Jesuit Volunteer is Pushing the Limits
Just how many pushups do you think you could do in a day?
How about 65,000? That’s the number Kelly Miguens challenged herself to complete over the course of a one-month period…with a little help from her friends. Miguens, a 2010 graduate of the University of Scranton, currently working as an unpaid volunteer with the Jesuit Volunteer Corps in Detroit, Mich., asked 46 of her fellow volunteers to join her in reaching her goal of 65,000 pushups in a one-month period.
Miguens’ “Pushing for a DREAM” project was organized to raise awareness of the DREAM Act, bipartisan legislation that would provide citizenship to undocumented minors who complete a college degree or military service. Each year, about 65,000 seniors graduate from American high schools who are not legal citizens.
Each of the 46 volunteers who supported Kelly in the pushup project had to complete more than 19 pushups per day for more than a month. The volunteers encouraged one another by hosting pushup parties, doing pushups before lunch breaks and creating a “10 pushups by noon!” rule. Miguens established a dedicated Facebook page to share pushup accomplishments, photos and to post a running tally of pushups completed.
The result: in addition to beefed up biceps, Miguens’ unique “Pushing for a Dream” project has landed her a trip to the nation’s capital as the winner of the Advocate for Change Project, a contest jointly sponsored by the Jesuit Conference, the Jesuit Volunteers Corps and the Jesuit Refugee Service.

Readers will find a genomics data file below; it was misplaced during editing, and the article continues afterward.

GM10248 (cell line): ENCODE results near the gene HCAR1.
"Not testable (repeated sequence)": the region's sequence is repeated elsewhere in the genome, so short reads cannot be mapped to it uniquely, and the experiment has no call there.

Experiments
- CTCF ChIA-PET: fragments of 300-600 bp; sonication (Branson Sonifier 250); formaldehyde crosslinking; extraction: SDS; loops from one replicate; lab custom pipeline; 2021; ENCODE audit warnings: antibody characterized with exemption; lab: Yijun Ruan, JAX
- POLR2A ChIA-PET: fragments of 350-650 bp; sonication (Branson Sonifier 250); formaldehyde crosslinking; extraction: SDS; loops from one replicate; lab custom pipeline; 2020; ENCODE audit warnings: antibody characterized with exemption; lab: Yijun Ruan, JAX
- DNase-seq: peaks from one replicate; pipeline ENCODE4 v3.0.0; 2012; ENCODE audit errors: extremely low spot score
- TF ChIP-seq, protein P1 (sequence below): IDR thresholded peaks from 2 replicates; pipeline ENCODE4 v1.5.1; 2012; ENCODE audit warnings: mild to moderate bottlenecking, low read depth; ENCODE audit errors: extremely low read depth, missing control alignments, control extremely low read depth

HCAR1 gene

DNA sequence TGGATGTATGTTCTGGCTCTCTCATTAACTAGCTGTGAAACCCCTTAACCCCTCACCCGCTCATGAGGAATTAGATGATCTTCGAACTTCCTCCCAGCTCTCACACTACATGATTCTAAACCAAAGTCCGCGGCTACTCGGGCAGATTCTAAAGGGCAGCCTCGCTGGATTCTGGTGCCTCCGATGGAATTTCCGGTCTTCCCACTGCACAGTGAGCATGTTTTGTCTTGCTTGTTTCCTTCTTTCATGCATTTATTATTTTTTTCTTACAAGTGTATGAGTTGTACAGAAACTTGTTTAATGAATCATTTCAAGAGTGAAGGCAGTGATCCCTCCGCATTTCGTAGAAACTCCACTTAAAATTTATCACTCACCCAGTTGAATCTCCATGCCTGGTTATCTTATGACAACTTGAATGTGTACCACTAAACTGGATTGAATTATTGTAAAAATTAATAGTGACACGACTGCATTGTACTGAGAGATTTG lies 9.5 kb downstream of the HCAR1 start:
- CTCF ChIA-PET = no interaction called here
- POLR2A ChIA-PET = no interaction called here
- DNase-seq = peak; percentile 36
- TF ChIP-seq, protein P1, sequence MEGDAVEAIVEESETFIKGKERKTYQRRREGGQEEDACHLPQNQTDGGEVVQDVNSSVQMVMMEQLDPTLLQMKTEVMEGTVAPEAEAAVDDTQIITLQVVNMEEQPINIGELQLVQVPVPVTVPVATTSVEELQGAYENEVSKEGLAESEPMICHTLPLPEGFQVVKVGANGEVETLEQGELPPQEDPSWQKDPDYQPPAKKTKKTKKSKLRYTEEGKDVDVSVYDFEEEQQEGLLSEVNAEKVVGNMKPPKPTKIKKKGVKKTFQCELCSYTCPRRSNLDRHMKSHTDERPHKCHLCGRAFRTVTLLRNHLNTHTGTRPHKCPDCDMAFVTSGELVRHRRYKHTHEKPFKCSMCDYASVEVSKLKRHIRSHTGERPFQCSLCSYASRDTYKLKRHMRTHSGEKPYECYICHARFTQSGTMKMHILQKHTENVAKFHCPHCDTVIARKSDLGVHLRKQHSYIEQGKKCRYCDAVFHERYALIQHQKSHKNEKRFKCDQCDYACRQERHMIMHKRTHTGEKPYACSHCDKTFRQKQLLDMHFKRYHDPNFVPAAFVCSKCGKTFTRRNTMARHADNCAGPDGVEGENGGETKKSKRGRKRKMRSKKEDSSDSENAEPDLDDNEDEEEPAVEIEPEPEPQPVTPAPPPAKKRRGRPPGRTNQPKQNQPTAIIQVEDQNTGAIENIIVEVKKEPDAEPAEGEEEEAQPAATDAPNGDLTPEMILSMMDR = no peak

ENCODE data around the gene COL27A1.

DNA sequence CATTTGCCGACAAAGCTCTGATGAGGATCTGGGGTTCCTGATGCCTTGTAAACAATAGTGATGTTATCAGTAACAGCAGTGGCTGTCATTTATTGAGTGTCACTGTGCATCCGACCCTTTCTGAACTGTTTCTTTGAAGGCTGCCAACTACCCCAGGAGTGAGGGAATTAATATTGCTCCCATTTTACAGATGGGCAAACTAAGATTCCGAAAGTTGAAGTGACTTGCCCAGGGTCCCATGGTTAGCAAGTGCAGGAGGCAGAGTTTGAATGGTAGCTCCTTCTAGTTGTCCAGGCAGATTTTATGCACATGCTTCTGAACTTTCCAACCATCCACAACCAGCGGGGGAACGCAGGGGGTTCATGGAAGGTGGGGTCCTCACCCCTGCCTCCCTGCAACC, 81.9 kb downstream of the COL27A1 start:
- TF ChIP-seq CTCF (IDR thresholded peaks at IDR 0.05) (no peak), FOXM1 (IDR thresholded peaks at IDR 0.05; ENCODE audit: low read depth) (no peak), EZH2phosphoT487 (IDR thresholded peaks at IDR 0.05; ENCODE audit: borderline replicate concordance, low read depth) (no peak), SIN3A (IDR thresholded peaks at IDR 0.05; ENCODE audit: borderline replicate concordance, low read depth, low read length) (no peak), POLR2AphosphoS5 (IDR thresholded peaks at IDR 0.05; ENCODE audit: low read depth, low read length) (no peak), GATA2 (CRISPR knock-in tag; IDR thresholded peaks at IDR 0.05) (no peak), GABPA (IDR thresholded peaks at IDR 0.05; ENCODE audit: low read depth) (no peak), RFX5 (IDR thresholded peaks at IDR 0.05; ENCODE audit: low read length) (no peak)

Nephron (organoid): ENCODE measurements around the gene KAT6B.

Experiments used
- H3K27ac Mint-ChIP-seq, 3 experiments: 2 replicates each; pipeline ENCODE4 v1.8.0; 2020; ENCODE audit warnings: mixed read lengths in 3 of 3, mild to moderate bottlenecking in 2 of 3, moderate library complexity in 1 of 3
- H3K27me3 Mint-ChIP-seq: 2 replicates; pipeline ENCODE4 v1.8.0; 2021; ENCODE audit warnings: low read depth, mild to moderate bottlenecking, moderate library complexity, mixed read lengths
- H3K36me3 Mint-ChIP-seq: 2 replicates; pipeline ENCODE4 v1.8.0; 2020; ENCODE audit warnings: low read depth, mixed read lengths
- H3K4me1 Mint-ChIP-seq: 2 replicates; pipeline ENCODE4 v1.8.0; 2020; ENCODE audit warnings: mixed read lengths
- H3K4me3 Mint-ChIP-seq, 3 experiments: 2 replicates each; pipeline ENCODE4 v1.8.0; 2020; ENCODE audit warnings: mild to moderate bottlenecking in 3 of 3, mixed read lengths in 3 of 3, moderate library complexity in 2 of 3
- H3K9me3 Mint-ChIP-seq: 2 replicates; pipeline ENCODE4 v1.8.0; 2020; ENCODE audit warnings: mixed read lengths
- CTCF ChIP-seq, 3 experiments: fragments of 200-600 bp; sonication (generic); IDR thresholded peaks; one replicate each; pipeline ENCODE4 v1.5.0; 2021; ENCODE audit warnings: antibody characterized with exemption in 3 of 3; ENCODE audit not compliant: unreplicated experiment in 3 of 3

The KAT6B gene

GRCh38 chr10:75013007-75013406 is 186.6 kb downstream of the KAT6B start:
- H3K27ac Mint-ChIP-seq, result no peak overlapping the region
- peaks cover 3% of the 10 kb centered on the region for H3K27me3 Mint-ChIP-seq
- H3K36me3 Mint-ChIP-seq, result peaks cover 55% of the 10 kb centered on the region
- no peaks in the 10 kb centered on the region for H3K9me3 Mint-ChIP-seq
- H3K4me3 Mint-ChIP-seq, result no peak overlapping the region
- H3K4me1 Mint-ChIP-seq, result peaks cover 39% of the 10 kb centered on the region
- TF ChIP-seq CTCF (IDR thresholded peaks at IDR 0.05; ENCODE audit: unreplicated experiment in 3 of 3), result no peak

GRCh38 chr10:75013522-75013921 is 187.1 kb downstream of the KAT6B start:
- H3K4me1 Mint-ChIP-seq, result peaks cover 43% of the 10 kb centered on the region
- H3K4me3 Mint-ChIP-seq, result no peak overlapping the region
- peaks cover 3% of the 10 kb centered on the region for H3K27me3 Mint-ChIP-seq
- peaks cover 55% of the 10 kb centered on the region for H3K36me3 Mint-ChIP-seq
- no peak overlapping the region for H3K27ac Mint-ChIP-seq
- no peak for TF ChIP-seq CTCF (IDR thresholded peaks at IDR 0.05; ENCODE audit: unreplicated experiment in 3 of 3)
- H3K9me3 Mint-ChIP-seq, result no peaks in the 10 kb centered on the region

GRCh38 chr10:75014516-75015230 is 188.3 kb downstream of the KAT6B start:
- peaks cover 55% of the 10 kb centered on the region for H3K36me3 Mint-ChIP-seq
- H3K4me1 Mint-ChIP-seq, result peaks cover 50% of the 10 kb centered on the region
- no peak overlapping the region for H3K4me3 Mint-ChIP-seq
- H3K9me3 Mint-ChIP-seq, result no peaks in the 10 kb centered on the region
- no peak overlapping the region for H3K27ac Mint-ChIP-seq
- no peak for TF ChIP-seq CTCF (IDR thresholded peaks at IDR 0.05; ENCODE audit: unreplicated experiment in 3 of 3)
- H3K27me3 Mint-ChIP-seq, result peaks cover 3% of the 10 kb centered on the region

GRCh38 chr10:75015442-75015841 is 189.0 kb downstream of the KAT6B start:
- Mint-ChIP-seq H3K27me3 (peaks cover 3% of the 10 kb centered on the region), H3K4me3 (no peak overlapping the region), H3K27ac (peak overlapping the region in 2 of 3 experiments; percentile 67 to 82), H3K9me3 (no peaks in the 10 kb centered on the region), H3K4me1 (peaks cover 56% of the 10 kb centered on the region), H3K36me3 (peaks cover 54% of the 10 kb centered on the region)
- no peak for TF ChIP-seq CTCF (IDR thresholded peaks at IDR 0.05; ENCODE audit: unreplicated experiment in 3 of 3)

The contest asked Jesuit Volunteers to find ways to incorporate advocacy projects for the poor and underserved into their work. For Miguens, who currently serves as a University Minister at the University of Detroit Mercy, creating awareness of the DREAM Act was a natural fit.
“I realized what limited opportunities students who are undocumented have and how different their futures look compared to mine,” says Miguens. “I could choose to go on to college and I could choose to become a volunteer but for most of these students, the possibilities of becoming a doctor, a lawyer, an educator, are all closed to them. I wanted to raise awareness and mobilize my fellow volunteers to help me.”
The volunteers already dedicate a year of their lives to work in some of the poorest areas of the United States, where they help out at soup kitchens, provide pro bono legal aid to undocumented workers or volunteer with AIDS patients. More than 250 grassroots organizations across the world count on Jesuit Volunteers to provide essential services. The Advocate for Change contest encouraged the Jesuit Volunteers to reach beyond the scope of their current efforts and think of ways to advocate for the communities they are serving.
“Kelly is a great example of the JVC mission” said Kevin O’Brien, president of Jesuit Volunteer Corps. “Her experience with people in need has impelled her to advocacy and action, the requirements of social justice.”
Although Miguens’ one-month project was completed on March 21, her work does not end with 65,000 pushups. This energetic volunteer has already begun putting her advocacy skills to work as she lobbies for passage of the DREAM Act across seven states.
Jumping jacks can’t be far behind.
Kelly Miguens (far right) and her fellow Detroit Jesuit Volunteers (left to right) Thomas Rogers, Spenser Leverett and Dave Holmes helped complete 65,000 pushups to raise awareness of the DREAM Act, legislation that would provide citizenship to undocumented minors who complete college or serve in the military.